Dow and WM (formerly Waste Management) are launching a household curbside recycling program for plastic film in the US, starting with a pilot program in Hickory Hills, IL.
The pilot, which will include about 3,500 households, will collect hard-to-recycle post-consumer plastic films such as bread bags, cling wrap, and dry-cleaning bags.
The companies plan to expand the program across the US, filling a significant gap in plastic collection and recycling. Currently, most consumers who recycle plastic film must bring them to drop-off locations at grocery stores and other retailers.
According to a white paper from The Recycling Partnership, “The total number of households with some type of access to recycle [polyethylene] film at the curb is estimated to be 2,349,767. This equates to roughly 1% of all US households, or 3% of households with access to curbside recycling.”
When the new curbside program is operating at full capacity, WM expects to divert more than 120,000 metric tons/132,277 tons of plastic film from landfills each year.
Dow will support the project by incorporating recycled plastic film into its products. “Enabling a circular economy requires broad stakeholder collaboration, innovation, and investment throughout the value chain to continue to more rapidly develop and advance solutions at scale,” says Jim Fitterling, Dow chairman and CEO. “Through our collaboration with WM, we’re determined to launch new programs that grow recycling infrastructure and access nationwide, creating a more comprehensive system where films and flexible plastics form a key pillar of our circular product offerings.”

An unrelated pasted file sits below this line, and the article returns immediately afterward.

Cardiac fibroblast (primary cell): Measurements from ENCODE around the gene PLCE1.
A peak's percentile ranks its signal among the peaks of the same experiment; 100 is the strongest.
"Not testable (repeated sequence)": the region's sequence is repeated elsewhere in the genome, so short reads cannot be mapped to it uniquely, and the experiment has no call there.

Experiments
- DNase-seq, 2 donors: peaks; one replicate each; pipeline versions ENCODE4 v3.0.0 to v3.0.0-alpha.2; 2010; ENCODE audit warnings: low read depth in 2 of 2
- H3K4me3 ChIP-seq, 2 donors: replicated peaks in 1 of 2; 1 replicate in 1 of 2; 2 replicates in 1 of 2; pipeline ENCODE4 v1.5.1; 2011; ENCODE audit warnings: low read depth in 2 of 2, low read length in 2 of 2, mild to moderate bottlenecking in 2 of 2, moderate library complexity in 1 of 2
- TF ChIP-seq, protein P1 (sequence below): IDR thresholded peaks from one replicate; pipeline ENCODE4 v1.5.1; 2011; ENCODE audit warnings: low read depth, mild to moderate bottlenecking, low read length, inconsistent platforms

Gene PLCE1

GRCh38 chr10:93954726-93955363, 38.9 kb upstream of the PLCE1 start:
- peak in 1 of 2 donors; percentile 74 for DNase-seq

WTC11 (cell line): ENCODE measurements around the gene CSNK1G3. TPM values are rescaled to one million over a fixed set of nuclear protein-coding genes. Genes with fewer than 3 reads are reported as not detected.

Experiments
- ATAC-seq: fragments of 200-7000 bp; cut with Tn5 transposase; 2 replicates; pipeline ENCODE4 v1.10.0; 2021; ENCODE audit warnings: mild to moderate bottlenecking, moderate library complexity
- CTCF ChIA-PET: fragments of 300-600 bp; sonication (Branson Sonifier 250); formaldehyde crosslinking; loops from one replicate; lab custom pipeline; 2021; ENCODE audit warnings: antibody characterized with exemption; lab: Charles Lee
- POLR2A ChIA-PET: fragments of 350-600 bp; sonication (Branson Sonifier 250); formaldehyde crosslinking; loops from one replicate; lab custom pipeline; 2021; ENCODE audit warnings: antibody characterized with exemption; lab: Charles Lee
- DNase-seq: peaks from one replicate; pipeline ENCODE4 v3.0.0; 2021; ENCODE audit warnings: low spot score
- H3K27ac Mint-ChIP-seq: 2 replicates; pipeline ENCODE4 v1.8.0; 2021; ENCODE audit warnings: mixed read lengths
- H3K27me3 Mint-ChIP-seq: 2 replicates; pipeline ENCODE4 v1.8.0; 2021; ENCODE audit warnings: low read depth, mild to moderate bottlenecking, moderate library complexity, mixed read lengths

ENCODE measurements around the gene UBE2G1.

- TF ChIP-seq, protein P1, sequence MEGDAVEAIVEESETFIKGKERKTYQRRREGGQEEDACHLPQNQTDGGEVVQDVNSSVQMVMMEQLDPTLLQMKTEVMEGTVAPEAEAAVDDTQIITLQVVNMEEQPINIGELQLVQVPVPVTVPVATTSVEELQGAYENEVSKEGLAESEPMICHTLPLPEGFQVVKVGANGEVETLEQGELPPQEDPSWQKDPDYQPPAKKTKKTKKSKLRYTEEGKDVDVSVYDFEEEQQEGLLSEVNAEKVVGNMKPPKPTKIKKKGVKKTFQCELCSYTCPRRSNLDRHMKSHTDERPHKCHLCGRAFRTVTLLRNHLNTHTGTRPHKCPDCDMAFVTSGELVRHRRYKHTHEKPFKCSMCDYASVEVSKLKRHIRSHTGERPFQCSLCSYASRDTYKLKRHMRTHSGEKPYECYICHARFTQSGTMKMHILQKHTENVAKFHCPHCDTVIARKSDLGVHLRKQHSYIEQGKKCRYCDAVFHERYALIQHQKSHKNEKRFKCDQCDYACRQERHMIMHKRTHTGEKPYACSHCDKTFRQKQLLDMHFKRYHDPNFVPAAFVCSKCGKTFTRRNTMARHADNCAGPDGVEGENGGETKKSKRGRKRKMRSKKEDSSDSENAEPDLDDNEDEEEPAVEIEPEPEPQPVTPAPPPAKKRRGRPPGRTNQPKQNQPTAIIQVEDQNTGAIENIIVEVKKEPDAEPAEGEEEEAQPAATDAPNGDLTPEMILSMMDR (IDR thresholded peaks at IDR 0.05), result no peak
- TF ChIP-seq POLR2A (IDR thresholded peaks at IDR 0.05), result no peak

WM predicts its film recycling service will be available to 8% of US households by 2025.
In addition to leading film collection and processing in the pilot programs, WM will be on the lookout for film recycling opportunities across the US. WM predicts its film recycling service will be available to 8% of US households by 2025.
“By providing residential customers with a simple, curbside option for recycling plastic films, we will not only help our customers more easily manage their used plastic film products, but also meet the rising demand for recycled-content products,” says Jim Fish, WM president and CEO.
“We recognize that to continue to meet and exceed our sustainability goals, we need to continue to expand our circularity solutions,” he adds. “We see tremendous untapped potential to recycle and reuse plastic film, which many of our residential customers struggle to properly dispose.”
In the next three years, WM plans to invest more than $800 million in improving recycling infrastructure, including specialized technology to enable plastic film sorting.